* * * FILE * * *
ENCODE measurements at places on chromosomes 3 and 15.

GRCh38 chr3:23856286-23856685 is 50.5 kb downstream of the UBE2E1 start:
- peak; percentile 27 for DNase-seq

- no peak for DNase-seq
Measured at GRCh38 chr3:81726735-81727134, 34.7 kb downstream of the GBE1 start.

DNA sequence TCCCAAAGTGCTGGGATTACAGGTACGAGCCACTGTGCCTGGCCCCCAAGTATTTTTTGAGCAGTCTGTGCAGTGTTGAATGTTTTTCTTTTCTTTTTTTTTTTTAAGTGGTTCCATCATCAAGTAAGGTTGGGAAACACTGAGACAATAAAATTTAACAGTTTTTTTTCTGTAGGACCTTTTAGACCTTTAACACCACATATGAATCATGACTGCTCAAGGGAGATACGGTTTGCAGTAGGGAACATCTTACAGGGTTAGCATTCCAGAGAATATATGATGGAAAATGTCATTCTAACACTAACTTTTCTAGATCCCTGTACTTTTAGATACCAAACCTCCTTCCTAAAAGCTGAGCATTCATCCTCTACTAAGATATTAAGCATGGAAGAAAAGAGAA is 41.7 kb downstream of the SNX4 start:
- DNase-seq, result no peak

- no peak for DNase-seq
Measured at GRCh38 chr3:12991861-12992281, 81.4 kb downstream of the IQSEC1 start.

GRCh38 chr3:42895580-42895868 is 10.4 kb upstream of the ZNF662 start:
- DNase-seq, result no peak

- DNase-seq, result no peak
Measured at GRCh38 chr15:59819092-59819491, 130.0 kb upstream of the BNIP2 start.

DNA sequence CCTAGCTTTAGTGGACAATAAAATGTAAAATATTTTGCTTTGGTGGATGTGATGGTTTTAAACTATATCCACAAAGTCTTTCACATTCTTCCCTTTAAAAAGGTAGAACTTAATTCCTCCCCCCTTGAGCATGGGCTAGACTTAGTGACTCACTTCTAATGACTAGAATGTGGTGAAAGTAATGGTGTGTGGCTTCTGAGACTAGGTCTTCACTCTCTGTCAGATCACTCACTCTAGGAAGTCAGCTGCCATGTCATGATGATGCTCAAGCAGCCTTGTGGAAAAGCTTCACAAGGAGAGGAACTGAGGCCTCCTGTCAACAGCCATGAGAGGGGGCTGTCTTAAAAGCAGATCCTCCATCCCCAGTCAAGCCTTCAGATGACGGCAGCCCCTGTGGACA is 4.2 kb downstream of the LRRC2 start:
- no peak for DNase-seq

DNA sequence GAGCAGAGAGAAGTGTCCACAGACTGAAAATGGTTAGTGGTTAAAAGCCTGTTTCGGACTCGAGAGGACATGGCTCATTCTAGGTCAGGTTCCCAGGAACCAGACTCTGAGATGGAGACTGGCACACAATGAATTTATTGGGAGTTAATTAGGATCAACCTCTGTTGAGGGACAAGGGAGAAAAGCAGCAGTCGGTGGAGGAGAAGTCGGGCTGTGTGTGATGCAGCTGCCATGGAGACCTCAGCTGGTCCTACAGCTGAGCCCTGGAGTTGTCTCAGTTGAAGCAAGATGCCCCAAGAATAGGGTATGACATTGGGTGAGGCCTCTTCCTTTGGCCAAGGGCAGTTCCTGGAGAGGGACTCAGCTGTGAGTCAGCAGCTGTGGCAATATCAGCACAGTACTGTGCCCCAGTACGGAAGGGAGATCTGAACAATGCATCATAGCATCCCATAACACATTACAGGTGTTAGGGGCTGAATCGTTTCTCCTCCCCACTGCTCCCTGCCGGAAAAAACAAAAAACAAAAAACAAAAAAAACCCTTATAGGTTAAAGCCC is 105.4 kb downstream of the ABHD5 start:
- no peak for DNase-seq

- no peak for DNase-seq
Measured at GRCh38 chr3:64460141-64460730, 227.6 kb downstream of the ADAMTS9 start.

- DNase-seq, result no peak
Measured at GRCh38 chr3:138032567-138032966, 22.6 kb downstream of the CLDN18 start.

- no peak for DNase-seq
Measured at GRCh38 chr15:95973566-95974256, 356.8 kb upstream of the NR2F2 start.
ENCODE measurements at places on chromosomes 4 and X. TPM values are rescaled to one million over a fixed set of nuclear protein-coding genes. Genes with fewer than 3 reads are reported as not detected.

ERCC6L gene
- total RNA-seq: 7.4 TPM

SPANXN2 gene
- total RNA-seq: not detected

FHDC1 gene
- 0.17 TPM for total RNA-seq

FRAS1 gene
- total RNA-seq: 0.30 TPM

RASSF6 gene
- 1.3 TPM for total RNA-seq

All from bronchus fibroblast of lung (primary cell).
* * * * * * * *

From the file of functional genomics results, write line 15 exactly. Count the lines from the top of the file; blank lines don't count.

- no peak for DNase-seq